Eric Ulrich Won’t Say What He’s Doing About Vehicular Killings in His District

After reiterating his opposition to speed cameras, and following the deaths of at least six pedestrians and cyclists in his district in the last 15 months, Queens City Council Member Eric Ulrich isn’t talking about street safety.

On the subject of keeping New Yorkers safe from dangerous drivers, Eric Ulrich is uncharacteristically silent.

At the end of June, an editorial from Alexander Blenkinsopp — an Ulrich constituent and member of Community Board 9 and the Woodhaven Residents’ Block Association — applauded state lawmakers for approving NYC’s speed camera demonstration program. Blenkinsopp said he hoped the cameras would be used to slow speeding drivers near schools in Woodhaven. He also noted anti-enforcement rhetoric from Ulrich, which peaked before the council endorsed the speed camera measure.

Ulrich said at a committee meeting in March that speed cameras would be “punishing the middle class.” He went on to call them a “stupid and moronic idea” and “part of a radical agenda,” adding for good measure, “This is the most ridiculous thing I’ve ever heard of in my life.” He condoned drivers speeding down school streets at night when nobody is around.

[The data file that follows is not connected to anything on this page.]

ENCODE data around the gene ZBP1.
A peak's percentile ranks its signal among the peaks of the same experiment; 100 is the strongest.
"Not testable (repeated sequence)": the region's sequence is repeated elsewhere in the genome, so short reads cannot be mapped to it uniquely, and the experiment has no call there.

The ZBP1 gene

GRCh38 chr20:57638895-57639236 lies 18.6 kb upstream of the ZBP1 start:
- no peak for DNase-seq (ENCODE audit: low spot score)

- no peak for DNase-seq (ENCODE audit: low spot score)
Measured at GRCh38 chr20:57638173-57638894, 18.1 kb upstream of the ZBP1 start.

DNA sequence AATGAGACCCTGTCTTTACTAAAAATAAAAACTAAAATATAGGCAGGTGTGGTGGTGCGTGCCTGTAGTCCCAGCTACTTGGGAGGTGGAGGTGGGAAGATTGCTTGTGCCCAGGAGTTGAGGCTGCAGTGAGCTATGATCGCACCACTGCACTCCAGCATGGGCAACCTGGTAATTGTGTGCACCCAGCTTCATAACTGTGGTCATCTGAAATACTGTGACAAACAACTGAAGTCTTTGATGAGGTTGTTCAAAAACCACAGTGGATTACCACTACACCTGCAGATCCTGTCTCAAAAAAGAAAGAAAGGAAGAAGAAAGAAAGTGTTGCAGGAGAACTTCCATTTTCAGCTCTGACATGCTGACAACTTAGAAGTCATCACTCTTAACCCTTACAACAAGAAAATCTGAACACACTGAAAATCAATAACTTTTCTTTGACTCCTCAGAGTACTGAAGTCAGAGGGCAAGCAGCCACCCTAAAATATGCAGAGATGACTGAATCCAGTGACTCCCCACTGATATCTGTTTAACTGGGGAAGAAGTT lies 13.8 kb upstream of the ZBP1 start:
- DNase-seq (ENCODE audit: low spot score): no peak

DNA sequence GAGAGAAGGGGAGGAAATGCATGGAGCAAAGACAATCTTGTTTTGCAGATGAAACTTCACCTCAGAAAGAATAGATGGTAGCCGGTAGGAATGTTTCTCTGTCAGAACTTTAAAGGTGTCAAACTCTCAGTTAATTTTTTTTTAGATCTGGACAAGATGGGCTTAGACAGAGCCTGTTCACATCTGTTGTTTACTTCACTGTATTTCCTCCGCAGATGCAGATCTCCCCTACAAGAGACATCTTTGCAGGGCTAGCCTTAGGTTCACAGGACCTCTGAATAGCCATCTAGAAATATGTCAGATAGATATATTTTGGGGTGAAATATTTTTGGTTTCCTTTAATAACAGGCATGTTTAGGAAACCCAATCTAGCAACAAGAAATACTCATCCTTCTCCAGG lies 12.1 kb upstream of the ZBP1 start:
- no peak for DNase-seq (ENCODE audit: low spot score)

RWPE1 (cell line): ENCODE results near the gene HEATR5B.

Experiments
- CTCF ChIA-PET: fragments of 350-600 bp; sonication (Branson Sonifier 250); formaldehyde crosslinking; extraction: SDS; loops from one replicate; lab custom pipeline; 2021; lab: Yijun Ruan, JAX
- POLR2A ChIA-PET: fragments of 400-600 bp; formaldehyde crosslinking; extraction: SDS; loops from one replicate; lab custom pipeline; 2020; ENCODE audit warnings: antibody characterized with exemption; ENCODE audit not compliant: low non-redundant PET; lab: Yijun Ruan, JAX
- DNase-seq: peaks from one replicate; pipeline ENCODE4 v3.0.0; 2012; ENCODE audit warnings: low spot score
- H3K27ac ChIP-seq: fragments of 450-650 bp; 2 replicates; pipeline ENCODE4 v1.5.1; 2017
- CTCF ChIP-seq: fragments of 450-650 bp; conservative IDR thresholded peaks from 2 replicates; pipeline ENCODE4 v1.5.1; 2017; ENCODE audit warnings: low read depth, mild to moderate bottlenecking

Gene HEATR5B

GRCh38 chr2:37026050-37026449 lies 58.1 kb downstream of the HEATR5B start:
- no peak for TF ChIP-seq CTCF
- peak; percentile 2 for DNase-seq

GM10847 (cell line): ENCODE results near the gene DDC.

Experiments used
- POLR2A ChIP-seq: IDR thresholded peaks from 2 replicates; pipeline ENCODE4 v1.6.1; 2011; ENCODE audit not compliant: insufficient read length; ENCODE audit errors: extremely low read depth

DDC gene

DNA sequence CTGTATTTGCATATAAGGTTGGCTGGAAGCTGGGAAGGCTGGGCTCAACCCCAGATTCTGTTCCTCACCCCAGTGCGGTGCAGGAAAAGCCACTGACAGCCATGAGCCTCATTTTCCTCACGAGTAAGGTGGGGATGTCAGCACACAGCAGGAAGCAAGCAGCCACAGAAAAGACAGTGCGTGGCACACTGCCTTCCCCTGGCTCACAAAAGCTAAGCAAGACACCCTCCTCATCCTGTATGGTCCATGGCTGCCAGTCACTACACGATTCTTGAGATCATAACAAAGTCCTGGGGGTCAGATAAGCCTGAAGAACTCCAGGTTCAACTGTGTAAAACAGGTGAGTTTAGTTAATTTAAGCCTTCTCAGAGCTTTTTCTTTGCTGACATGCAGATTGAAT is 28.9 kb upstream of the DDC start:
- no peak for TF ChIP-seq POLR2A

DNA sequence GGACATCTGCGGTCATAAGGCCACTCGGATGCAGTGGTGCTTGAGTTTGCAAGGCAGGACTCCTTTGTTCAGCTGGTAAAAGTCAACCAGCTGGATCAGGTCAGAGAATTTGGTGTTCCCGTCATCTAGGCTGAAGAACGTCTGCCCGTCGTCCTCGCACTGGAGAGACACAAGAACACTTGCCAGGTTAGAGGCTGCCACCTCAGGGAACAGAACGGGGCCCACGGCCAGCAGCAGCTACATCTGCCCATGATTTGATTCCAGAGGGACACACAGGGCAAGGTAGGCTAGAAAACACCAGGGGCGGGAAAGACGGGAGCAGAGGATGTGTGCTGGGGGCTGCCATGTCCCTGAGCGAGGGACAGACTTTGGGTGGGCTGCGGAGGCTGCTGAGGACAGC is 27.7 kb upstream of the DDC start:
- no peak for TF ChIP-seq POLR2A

Blenkinsopp said that at least six pedestrians and cyclists died in traffic in Woodhaven between 1996 and 2009. At least six pedestrians and cyclists have been killed by drivers in Ulrich’s district since May 2012, according to crash data compiled by Streetsblog. Since March, when Ulrich told Streetsblog he believes speed cameras are a revenue scam, at least one pedestrian has died in his district — Rafael Diaz, a senior struck by a motorist on May 16.

Speeding is the leading factor in NYC traffic deaths, and the probability of pedestrian death increases dramatically with motorist speed. Yet Ulrich’s disdain for automated speed enforcement is unequivocal. “We agree to disagree,” he tweeted in reply to Blenkinsopp’s editorial.

Despite his history of ridiculing DOT traffic calming efforts, however, Ulrich told us he is “committed to ensuring the safety of pedestrians, motorists and cyclists” across the city. “I believe that greater traffic enforcement by the NYPD and installing traffic calming measures such as speed bumps and stop signs in speed prone locations is the best way to achieve this goal,” he wrote.

After Ulrich weighed in on Blenkinsopp’s editorial, we emailed him and two of his staffers. We asked Ulrich what measures he has taken to improve traffic enforcement and traffic calming in his district, and where he stands on the deployment of speed cameras near Woodhaven schools, as called for by Blenkinsopp. When we didn’t hear back, we emailed Ulrich and his staffers again a week later. We received no response.